Long-time MTP readers may remember our 2007 post “Fred von Lohman’s Thimblerig, or Fun with Fallacies on the Short Con” which discussed the ideas in the higher education bill in some detail. The backdrop for the post was an early example of the “don’t be moral” line of reasoning emanating from the intellectual loins of that starfighter of the EFF who recently was waived in for a soft landing by his ideological fellows at Google. (See also “Did EFF Lawyer Cross the Line in Limewire Case?”)
So you see, the laudible position taken by The Crimson staff has a history. The MPAA’s approach isn’t the only thing that’s refreshing:
“Our support for the MPAA’s actions is based on our belief that the unauthorized downloading of music, movies, and television programs, although easy, is questionable at the most basic level. In our postindustrial economy, the protection of intellectual property rights is important for several reasons. First, these rights must be safeguarded in order to provide an incentive for innovation. Without any guarantee of legitimacy, entrepreneurs will have no motivation to create new intellectual property, as it could be stolen at any time. Second, at a broader level, intellectual property rights are important because each person has a fundamental right to enjoy the fruits of his or her mental labor. Intellectual entrepreneurship requires a broad societal commitment to the rule of law and the importance of private enterprise.
This approach strikes the right balance between targeting individuals—who, in the end, are ultimately responsible for their online behavior—and universities, who provide the network resources that can be used to facilitate copyright violations.”
Personal responsibility for “ordinary behavior”, eh? Lessig could take a lesson from The Crimson.
Class is in session.
When Eric Schmidt testified before the U.S. Senate Antitrust Subcommittee, he was sworn in and had his swearing in picture taken. This is as much a rite of passage for Fortune 100 CEOs as is refusing to answer questions under oath on the advice of counsel. Schmidt did both that day. In fairness, he only flat out refused to answer questions about Google’s $500,000,000 forfeiture for aiding and abetting the importation of controlled substances and advertising illegal drugs indiscriminately–i.e., to children. Later, Schmidt had another rite of passage once safely outside of the range of television cameras–in questions for the record, he told Senator Cornyn that he was “confused” by the questions. Questions his lobbyists and lawyers must–must–have prepped him for answering.
But notice the curious hand gesture with which Schmidt greeted the subcommittee at his otherwise solemn oathtaking. Is that not the “Vulcan salute”? Is this guy so smug he thought this would be a funny joke to have in his scrapbook?
Consider these guys pictured below–the tobacco company CEOs about to tell the Congress that cigarettes are not addictive. Another group with a lot to hide who also jeopardize the health of millions of people. No Vulcan salutes there. They know exactly what they are up against. Of course, none of them ever said their companies would refuse to follow the law, either.
But then again, in order to represent the tobacco monopoly before Congress it took eight guys. Google just had to send one.
Hell is a place where the music is by YouTube; speech is by Google Voice, your car drives itself and royalties are paid by Rightsflow.
My first trip to New Orleans was a long time ago when I was a little boy and our ship was steered through what was then a far more robust but probably equally treacherous Mississippi delta by one of the great romanticized figures of my childhood, a Mississippi River pilot. We were making our first landfall after departing Southampton, and after over a month at sea I was being treated to yet another adventure that I had only read about: piloting the vast Mississippi River Delta to dock at New Orleans.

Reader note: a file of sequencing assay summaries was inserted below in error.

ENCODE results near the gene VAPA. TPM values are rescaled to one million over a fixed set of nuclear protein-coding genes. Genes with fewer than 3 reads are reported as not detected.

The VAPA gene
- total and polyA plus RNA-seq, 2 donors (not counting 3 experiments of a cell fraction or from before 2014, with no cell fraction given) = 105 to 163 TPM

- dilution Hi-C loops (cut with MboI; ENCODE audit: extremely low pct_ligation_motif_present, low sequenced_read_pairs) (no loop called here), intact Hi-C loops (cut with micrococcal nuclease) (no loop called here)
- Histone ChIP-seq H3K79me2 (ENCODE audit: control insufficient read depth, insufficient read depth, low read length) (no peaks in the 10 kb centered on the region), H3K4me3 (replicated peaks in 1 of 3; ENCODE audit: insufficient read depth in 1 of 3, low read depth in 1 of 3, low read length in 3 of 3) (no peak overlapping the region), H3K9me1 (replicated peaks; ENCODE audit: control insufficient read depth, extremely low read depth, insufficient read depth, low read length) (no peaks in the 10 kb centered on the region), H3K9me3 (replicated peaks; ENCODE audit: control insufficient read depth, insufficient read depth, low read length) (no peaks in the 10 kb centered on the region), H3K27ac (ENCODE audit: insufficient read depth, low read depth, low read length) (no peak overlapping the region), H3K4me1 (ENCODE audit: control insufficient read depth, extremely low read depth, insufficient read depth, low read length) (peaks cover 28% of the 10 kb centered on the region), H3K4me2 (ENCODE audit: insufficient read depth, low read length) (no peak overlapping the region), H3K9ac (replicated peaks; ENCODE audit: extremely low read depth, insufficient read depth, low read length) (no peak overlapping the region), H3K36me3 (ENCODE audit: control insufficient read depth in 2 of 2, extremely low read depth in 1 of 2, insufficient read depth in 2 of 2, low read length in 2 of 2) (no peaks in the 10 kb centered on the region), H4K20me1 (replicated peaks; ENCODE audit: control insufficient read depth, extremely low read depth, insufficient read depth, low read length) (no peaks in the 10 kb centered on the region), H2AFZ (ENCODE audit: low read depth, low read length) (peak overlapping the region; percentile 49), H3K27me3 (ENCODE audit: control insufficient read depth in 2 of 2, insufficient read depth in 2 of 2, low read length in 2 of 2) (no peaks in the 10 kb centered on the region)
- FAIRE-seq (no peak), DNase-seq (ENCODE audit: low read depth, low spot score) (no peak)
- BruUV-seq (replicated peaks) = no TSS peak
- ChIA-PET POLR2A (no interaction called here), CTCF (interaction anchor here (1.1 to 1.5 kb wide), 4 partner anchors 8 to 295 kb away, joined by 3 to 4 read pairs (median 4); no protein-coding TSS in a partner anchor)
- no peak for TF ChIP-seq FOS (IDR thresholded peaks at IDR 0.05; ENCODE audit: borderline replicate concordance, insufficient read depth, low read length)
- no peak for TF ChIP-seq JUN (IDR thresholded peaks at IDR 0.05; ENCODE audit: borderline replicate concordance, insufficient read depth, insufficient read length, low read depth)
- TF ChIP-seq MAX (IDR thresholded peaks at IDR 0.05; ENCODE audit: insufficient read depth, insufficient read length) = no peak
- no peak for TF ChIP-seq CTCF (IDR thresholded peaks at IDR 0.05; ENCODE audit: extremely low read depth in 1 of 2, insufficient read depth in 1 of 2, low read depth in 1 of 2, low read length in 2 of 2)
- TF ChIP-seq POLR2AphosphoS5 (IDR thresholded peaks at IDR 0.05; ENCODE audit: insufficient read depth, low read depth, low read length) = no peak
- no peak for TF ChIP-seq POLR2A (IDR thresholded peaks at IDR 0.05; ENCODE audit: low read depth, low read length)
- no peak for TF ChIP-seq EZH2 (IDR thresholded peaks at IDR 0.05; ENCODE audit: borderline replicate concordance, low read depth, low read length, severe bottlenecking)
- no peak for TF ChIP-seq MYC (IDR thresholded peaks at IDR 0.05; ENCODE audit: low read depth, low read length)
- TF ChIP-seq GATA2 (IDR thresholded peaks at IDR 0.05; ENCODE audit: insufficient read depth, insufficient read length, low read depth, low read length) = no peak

The pilot arrived onboard like a surgeon being made ready for his work. We’d had pilots on the ship before, but they were not welcomed with quite the same degree of reverence and deference. Even though the crew did not know this particular pilot nor he them, all knew that he was a man with a special gift and unique knowledge without which our ship would founder.
What made this an extra special adventure was that it was the evening of the day before Ash Wednesday and you could hear the sounds of the Mardi Gras over the moonlit delta like a welcome dirge from inebriated jazz ghosts. One of the mates lowered a bucket over the side and filled up a mason jar with Mississippi River water that would be neatly labeled and go in my little trunk next to other bottles of water I had collected from the many seas. I didn’t really know why at the time, but I had this sense that I was doing something that was very special and I was in a place that was one of those jazz nurseries from which formed the protogenius of music, culture and the food to sustain it.
There is no silence quite as disturbing as New Orleans gone quiet. This was the memory of Katrina that will stick with me forever. If I had to describe it, it was that feeling that in addition to the horror of the storm, the body of the city had been snatched by voodoo and the quiet hung in the air like a curse.
But less than a year after the storm, we were sitting in St. Louis Cathedral and asked for help for the New Orleans artists who were going to be devastated yet again if the deranged orphan works legislation became law. I had been helping a group of largely visual artists trying to stop the bill, including trying to get the Small Business Administration to help those opposed to the bill by holding a roundtable for the largely independent artists who were about to be rolled by Google. I was looking for help wherever I could find it.
Later that afternoon, I walked into my office and the first call after I arrived was from an incredibly helpful lawyer at the SBA asking if I thought it would be alright if they held a roundtable in New York. I said I thought that would be fine. Then she asked if I thought it would be a good idea if the SBA held a second roundtable in New Orleans.
I never again doubted that there was a strong and unearthly power protecting that place.
The music came back, the people are coming back and while I wouldn’t say life is exactly normal, I think that the people have found the courage to sing. God knows they found the courage to cook.